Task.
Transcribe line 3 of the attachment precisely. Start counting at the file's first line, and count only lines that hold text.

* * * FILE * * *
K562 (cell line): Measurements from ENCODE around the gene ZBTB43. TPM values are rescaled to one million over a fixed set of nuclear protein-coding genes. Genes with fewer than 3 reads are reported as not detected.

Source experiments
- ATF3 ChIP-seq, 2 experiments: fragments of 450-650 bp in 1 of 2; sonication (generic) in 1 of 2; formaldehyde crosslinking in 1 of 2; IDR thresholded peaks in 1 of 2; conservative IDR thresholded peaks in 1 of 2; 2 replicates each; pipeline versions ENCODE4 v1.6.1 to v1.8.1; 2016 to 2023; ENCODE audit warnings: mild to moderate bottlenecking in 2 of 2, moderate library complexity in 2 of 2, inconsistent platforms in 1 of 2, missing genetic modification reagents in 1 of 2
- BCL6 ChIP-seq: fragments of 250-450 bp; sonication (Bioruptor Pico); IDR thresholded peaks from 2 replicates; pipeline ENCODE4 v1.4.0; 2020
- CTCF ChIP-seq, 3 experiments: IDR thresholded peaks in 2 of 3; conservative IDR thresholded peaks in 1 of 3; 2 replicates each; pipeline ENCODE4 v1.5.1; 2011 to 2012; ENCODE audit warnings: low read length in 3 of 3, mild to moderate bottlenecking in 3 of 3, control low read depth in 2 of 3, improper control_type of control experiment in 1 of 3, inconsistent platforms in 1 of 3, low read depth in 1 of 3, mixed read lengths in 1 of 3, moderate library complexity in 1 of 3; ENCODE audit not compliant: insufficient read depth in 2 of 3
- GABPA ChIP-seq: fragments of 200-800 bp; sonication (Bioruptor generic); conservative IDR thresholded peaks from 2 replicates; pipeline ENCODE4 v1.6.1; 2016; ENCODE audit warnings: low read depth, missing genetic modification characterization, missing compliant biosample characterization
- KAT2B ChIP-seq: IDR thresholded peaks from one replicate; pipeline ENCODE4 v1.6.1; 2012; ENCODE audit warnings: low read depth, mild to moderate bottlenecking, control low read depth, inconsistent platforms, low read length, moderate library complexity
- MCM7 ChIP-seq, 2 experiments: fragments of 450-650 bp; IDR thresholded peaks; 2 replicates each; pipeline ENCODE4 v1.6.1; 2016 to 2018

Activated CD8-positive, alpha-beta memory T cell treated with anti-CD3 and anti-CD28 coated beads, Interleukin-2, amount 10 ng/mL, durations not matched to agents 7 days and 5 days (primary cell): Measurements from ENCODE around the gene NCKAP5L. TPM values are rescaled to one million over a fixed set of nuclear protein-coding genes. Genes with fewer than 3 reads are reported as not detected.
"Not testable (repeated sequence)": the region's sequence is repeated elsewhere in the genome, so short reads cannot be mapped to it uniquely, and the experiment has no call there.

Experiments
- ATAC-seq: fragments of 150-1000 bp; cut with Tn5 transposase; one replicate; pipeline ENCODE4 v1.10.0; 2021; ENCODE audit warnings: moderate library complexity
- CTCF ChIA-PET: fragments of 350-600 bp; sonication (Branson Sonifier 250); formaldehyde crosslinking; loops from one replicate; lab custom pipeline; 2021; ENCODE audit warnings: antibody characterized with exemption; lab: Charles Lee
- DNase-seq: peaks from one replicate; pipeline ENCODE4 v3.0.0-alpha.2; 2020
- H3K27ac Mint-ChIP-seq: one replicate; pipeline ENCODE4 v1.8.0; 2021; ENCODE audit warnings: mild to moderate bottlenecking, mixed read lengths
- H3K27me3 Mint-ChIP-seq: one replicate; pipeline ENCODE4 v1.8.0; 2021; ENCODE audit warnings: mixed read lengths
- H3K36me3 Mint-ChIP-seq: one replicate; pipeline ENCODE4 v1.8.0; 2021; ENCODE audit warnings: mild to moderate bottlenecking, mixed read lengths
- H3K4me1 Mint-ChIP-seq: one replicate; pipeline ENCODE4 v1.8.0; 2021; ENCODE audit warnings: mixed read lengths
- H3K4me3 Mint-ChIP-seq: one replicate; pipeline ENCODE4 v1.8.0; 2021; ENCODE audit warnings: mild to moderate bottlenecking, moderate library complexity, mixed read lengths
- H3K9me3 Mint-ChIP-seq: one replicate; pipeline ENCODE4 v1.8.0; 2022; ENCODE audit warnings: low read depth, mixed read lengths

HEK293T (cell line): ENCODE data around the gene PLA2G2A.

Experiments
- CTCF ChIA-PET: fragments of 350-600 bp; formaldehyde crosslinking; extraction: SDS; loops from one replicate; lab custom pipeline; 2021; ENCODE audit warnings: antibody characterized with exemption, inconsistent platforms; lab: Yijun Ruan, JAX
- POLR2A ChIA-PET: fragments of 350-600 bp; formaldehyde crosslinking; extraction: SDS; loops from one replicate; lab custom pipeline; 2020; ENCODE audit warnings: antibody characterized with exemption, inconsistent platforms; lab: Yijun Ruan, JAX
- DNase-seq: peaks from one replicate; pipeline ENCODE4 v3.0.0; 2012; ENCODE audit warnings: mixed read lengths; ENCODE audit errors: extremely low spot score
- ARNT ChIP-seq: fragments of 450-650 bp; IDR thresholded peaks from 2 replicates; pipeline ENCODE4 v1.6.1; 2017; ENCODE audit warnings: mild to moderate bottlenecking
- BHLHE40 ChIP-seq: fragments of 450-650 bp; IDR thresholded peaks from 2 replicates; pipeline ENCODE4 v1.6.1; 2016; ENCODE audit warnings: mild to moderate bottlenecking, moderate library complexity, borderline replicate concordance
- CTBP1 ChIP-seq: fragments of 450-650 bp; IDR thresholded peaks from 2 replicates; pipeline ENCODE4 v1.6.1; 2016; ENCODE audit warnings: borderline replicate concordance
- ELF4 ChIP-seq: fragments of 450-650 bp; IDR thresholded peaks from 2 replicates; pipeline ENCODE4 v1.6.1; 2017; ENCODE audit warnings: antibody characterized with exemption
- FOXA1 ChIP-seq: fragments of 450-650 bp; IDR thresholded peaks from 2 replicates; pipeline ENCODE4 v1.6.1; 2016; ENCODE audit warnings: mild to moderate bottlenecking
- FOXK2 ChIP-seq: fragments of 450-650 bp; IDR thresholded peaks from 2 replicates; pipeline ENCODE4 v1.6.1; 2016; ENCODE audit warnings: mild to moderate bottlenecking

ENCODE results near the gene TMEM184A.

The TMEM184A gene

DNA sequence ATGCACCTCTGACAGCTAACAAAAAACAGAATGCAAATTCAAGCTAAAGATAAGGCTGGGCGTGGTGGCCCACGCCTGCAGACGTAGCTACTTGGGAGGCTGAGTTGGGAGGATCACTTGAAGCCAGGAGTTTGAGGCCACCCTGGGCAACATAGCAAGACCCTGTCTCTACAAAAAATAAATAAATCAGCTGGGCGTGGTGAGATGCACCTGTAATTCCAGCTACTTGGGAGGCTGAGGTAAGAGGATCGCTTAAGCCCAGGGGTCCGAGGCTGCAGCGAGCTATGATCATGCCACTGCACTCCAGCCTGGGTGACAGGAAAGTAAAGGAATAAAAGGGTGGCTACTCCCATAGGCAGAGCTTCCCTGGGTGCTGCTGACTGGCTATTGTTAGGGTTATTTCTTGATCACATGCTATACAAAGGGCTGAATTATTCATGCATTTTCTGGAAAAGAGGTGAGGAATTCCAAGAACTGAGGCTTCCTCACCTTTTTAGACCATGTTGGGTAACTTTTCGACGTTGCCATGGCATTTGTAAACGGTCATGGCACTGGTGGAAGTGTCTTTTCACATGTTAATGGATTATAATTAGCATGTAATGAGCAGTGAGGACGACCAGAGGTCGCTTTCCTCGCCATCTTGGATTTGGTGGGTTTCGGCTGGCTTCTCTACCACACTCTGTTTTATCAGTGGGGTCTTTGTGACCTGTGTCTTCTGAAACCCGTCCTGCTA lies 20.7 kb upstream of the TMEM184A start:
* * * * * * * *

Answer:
- ATF3 ChIP-seq, 2 experiments: fragments of 450-650 bp in 1 of 2; sonication (generic) in 1 of 2; formaldehyde crosslinking in 1 of 2; IDR thresholded peaks in 1 of 2; conservative IDR thresholded peaks in 1 of 2; 2 replicates each; pipeline versions ENCODE4 v1.6.1 to v1.8.1; 2016 to 2023; ENCODE audit warnings: mild to moderate bottlenecking in 2 of 2, moderate library complexity in 2 of 2, inconsistent platforms in 1 of 2, missing genetic modification reagents in 1 of 2